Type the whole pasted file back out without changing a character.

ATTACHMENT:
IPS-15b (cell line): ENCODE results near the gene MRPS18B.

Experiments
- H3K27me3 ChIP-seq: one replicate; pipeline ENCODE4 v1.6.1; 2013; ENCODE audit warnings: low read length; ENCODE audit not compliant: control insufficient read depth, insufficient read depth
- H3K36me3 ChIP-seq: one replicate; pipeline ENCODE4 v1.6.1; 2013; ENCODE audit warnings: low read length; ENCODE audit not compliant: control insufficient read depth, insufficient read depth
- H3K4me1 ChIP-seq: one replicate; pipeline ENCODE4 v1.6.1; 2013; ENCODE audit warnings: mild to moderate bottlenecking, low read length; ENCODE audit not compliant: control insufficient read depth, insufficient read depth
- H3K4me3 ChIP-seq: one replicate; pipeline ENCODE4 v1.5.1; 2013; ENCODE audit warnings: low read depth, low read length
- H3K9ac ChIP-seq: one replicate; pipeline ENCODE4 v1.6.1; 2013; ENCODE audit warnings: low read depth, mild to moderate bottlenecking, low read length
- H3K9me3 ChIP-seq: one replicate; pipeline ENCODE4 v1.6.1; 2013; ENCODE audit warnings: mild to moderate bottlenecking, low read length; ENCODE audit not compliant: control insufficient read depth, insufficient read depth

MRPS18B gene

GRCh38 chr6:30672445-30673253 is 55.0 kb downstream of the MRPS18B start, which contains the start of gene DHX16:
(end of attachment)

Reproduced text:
IPS-15b (cell line): ENCODE results near the gene MRPS18B.

Experiments
- H3K27me3 ChIP-seq: one replicate; pipeline ENCODE4 v1.6.1; 2013; ENCODE audit warnings: low read length; ENCODE audit not compliant: control insufficient read depth, insufficient read depth
- H3K36me3 ChIP-seq: one replicate; pipeline ENCODE4 v1.6.1; 2013; ENCODE audit warnings: low read length; ENCODE audit not compliant: control insufficient read depth, insufficient read depth
- H3K4me1 ChIP-seq: one replicate; pipeline ENCODE4 v1.6.1; 2013; ENCODE audit warnings: mild to moderate bottlenecking, low read length; ENCODE audit not compliant: control insufficient read depth, insufficient read depth
- H3K4me3 ChIP-seq: one replicate; pipeline ENCODE4 v1.5.1; 2013; ENCODE audit warnings: low read depth, low read length
- H3K9ac ChIP-seq: one replicate; pipeline ENCODE4 v1.6.1; 2013; ENCODE audit warnings: low read depth, mild to moderate bottlenecking, low read length
- H3K9me3 ChIP-seq: one replicate; pipeline ENCODE4 v1.6.1; 2013; ENCODE audit warnings: mild to moderate bottlenecking, low read length; ENCODE audit not compliant: control insufficient read depth, insufficient read depth

MRPS18B gene

GRCh38 chr6:30672445-30673253 is 55.0 kb downstream of the MRPS18B start, which contains the start of gene DHX16: